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Each energy model in this series made for Western Power Distribution is intended to simply demonstrate complex concepts with regard to energy distribution and electricity management. We made a range of models, each illustrating a different aspect of electrical power management in a low-carbon network.

T1; how temperature affects the performance of power in a network.

T2;  how different sites power different regions of the same urban area over the course of a day for optimum efficiency.

T3; how a power grid can be configured to better handle line failures and powercuts.

Western Power energy flow model

T4; how low carbon technologies (such as solar panels and wind farms) affect a network.

T5; demonstrating how large companies with their own generators can reduce demand on the main network.

As attitudes to energy change, we have seen more and more projects addressing issues such as sustainability and carbon neutrality. The energy models for these projects range from the elegant, highly graphic demonstrations of principles of these Project Falcon models to high-detail, high-realism energy models of new technologies, such as the MCT SeaGen Tidal Turbine. These models are used in a range of contexts, such as display centerpieces for conventions and exhibitions or demonstrations for the public.

These energy models differ from our other architectural or engineering models in that they are not necessarily displays of form or design, but of principles. Consequently there is an element of design within a project to turn a concept into a physical object that effectively communicates the desired information.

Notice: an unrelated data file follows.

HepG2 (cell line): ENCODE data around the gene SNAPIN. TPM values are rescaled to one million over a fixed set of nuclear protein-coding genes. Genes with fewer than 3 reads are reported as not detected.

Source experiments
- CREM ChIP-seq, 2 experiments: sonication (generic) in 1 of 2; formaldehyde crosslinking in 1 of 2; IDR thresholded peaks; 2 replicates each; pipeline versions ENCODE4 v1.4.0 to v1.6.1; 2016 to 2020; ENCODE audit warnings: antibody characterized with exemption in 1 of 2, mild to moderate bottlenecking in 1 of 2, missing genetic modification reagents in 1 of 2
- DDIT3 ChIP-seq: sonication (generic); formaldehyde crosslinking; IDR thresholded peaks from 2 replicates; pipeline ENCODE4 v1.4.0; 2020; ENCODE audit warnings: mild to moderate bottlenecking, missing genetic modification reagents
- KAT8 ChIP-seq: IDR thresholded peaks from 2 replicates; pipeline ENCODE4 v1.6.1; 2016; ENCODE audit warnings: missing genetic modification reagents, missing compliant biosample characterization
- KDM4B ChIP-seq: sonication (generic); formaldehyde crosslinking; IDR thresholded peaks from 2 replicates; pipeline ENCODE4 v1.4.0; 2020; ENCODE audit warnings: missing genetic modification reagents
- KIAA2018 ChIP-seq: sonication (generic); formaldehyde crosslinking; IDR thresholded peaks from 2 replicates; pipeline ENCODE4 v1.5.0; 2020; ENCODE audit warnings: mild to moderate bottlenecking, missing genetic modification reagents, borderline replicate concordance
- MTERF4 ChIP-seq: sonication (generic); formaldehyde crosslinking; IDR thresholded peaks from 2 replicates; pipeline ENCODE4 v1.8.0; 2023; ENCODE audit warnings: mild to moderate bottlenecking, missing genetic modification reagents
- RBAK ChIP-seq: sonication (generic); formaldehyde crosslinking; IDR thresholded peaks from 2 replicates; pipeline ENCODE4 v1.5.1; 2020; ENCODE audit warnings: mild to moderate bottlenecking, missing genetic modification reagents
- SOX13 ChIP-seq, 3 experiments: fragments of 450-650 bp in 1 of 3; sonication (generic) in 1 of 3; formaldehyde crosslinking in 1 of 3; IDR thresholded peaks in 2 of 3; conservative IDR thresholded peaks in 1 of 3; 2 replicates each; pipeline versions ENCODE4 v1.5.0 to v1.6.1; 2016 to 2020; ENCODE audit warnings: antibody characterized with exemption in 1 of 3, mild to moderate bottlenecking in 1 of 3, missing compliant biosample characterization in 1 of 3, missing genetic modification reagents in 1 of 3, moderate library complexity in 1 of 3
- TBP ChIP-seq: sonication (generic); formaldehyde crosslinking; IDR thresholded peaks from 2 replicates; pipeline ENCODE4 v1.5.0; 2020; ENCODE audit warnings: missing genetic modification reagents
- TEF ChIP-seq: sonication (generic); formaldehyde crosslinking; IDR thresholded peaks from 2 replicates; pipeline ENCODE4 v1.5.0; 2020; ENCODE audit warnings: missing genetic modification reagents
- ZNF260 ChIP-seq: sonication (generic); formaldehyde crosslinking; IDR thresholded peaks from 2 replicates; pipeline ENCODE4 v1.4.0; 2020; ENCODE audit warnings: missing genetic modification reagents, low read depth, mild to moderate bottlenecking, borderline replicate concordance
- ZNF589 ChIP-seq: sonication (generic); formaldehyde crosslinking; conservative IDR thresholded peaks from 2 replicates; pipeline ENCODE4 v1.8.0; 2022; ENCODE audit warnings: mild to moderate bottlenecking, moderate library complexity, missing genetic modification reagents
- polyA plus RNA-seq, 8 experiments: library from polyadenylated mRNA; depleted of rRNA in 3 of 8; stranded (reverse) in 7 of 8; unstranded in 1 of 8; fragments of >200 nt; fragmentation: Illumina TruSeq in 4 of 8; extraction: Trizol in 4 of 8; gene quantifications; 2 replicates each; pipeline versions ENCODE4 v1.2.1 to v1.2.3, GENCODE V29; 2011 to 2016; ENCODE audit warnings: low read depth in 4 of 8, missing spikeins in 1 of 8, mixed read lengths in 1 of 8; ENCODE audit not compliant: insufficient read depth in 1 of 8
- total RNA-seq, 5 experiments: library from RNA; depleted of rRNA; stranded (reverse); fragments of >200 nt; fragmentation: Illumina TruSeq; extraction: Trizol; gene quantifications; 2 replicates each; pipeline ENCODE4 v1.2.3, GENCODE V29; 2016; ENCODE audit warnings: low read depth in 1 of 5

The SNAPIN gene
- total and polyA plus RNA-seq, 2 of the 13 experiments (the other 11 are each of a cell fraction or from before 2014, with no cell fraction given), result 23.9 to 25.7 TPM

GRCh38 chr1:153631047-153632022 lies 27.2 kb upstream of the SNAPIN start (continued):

From the Ground Up

We designed the look and interactivity of these energy models completely from scratch. Our brief was a written description of the principles we needed to illustrate, and we had free reign to design an eye-catching, engaging set of models. This process involved basic concept sketches, through to detailed tolerance-driven CAD work and traditional modelmaking fabrication skills.


After a solid round of CAD development, we CNC’d the bases out of single sheets of a lightweight, strong foam material that had the benefits of being easy to machine, very light for ease of transportation and incredibly strong once bonded together. Being able to make bases on our CNC machine this way allows us to engineer fixing points and other details into the base that the rest of the model can locate to.

Block Models

A combination of sleek design, effective, considered electronics and traditional architectural modelmaking skills made this project a joy to work on, and we relished every stage of the process from design, to manufacture and assembly.

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